Example: Phase Function: Light Source
This example demonstrates the effect of the Phase function parameter when there is a light source inside the volume. The images are based on the default settings.
Specular Color – Determines the specular color for the material.
Specular Amount – Determines the specular amount for the material. Note that there is an automatic Fresnel falloff applied to the specular component, based on the IOR of the material.
Specular Glossiness – Determines the glossiness (highlights shape). A value of 1.0 produces sharp reflections, lower values produce more blurred reflections and highlights.
Specular Subdivs – Determines the number of samples that will be used to calculate glossy reflections. Lower values render faster, but may produce noise in the glossy reflections. Higher values reduce the noise, but may be slower to calculate.
Note: In order to use the Specular Subdivs parameter, you need to enable the Use Local Subdivs option in the DMC Sampler.
Cutoff Threshold – This is a threshold below which reflections will not be traced. V-Ray tries to estimate the contribution of reflections to the image, and if it is below this threshold, these effects are not computed. Do not set this to 0.0 as it may cause excessively long render times in some cases.
Trace Reflections – Enables the calculations of glossy reflections. When off, only highlights will be calculated.
Reflection Depth – The number of reflection bounces for the material.
The options in this roll out allow you to control the method used to calculate the sub surface effect and the quality of the final result.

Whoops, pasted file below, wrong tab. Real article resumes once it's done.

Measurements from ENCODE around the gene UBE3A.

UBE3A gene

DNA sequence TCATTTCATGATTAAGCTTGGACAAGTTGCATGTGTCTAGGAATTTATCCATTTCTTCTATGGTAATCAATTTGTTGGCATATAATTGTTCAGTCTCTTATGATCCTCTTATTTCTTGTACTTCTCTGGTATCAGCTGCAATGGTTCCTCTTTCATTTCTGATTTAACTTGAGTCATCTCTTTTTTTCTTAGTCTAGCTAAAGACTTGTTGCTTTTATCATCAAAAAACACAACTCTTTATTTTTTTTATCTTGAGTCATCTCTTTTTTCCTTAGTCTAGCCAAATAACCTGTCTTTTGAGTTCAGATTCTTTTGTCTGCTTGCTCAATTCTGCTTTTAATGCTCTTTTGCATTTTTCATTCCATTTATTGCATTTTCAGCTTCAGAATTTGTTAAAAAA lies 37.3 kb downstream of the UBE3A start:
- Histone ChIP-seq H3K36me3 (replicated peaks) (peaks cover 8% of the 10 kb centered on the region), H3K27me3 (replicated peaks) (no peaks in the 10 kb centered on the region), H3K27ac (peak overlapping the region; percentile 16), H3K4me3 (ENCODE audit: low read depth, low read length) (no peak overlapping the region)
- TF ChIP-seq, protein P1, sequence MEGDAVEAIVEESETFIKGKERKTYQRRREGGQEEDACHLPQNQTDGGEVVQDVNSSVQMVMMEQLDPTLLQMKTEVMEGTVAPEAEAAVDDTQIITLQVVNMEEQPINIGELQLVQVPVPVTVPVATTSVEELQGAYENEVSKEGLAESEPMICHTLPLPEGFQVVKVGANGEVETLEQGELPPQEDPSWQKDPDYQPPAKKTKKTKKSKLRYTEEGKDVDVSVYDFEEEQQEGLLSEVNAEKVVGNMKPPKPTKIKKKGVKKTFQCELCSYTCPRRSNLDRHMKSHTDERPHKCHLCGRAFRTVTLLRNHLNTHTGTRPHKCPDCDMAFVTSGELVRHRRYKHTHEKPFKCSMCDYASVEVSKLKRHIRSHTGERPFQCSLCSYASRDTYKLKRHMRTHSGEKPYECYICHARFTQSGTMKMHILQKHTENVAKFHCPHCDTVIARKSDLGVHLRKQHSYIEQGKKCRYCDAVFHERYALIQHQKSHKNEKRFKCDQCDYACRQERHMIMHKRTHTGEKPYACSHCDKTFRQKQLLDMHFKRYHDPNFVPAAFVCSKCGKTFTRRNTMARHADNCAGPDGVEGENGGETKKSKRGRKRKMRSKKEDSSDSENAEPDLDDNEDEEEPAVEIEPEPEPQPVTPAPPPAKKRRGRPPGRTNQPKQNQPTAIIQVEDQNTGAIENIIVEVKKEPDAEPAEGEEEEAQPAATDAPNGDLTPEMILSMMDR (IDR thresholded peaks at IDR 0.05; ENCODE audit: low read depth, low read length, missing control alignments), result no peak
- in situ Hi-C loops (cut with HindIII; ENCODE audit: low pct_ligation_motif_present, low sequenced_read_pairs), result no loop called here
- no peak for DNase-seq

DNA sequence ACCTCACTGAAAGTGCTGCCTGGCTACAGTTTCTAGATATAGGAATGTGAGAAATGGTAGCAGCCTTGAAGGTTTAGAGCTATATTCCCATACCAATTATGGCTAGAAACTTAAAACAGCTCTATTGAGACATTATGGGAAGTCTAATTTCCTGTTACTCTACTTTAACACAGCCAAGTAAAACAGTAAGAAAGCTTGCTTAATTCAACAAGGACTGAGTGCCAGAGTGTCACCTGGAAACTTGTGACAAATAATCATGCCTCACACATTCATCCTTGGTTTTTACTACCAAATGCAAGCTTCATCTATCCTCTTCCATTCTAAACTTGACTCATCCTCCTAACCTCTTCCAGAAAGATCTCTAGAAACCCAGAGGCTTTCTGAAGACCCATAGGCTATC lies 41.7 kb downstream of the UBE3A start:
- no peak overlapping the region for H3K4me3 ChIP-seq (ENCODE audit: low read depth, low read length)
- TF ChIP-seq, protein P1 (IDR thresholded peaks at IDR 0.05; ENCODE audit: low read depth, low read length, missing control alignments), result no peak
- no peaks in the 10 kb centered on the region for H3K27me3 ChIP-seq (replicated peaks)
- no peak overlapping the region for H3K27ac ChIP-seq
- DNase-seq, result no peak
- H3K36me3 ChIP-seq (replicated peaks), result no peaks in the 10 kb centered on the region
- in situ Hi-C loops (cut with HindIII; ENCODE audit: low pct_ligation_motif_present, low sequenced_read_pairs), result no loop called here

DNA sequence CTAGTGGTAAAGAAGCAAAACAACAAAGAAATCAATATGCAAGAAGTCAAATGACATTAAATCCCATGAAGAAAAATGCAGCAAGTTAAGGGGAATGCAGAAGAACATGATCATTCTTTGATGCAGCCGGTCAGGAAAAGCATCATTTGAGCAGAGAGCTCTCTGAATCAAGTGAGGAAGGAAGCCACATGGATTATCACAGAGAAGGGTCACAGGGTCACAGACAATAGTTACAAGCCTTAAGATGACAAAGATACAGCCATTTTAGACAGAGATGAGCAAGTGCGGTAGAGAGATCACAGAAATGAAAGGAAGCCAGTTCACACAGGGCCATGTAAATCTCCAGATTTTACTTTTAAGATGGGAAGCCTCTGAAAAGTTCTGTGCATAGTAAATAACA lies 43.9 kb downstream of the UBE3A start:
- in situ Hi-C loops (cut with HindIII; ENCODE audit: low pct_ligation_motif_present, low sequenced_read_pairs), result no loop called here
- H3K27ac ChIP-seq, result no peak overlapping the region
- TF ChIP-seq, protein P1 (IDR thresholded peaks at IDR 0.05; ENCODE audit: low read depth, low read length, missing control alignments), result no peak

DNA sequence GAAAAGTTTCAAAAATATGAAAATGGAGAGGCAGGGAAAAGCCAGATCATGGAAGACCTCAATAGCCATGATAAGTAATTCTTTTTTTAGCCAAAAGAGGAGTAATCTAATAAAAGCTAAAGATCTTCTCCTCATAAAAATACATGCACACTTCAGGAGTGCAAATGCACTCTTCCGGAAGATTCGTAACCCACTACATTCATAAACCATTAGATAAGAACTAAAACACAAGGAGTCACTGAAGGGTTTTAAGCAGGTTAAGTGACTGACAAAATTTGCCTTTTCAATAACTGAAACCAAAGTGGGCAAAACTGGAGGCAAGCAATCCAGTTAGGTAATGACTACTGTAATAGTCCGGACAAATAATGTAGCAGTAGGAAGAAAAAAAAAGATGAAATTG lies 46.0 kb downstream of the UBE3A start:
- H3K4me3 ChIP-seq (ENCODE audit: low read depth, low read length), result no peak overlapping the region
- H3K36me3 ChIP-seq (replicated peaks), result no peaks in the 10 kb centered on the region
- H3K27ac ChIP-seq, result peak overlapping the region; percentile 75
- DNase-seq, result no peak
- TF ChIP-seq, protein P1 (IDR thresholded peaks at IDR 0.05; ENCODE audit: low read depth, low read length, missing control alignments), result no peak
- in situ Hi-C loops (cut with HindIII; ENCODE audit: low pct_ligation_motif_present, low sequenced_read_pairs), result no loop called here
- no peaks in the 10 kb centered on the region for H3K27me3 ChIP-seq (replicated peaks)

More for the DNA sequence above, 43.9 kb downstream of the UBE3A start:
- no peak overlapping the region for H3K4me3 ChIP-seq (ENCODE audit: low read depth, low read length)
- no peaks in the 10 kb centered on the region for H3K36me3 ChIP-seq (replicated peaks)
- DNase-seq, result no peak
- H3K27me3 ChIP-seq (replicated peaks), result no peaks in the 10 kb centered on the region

Multiple scattering – This parameter controls the method used to calculate the subsurface scattering effect.
Raytraced – True raytracing inside the volume of the geometry is used to get the subsurface scattering effect. This method is physically accurate and produces the best results.
Prepass-based illumination map – This method uses an approach similar to the irradiance map to approximate the sub-surface scattering effect. It requires a prepass and the quality of the final result depends on the Prepass rate parameter
Object-based illumination map – This method is similar to the Prepass-based illumination map in that it also creates an illumination map used to approximate the final result. The only difference is the method used for sample placement. Rather than using the resolution of the image as a guide the samples are placed based on the surface area of the geometry. When this mode is used the final quality depends on the Samples per Unit Area parameter.